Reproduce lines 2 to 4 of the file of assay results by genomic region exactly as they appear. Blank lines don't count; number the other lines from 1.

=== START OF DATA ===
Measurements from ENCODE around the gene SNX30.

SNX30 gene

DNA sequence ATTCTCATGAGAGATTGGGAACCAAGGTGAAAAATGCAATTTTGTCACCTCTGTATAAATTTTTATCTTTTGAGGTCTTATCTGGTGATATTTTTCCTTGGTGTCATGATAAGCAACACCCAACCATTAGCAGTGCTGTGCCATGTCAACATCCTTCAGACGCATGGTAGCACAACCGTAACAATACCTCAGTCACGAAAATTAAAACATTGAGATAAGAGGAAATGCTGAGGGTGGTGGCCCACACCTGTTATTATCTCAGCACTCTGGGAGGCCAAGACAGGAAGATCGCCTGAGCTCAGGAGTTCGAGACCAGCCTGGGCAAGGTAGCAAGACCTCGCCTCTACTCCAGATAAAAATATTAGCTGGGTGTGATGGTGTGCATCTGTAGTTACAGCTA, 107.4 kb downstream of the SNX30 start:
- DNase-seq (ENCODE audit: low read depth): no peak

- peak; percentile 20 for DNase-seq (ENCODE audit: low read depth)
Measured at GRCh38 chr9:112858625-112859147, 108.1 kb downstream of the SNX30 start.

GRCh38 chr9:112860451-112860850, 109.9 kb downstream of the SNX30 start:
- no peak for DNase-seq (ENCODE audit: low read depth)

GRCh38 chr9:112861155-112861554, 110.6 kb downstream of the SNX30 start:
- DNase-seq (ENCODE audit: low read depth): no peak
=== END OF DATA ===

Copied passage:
SNX30 gene

DNA sequence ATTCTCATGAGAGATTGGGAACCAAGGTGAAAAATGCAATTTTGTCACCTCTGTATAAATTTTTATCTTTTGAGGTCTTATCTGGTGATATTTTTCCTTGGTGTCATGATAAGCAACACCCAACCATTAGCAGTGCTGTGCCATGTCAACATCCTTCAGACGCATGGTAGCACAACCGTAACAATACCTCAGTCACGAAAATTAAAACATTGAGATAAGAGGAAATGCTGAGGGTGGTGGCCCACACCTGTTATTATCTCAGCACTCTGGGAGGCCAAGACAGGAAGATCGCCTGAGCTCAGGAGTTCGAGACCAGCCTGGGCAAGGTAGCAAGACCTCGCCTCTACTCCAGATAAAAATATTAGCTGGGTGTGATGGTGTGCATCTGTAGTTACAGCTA, 107.4 kb downstream of the SNX30 start:
- DNase-seq (ENCODE audit: low read depth): no peak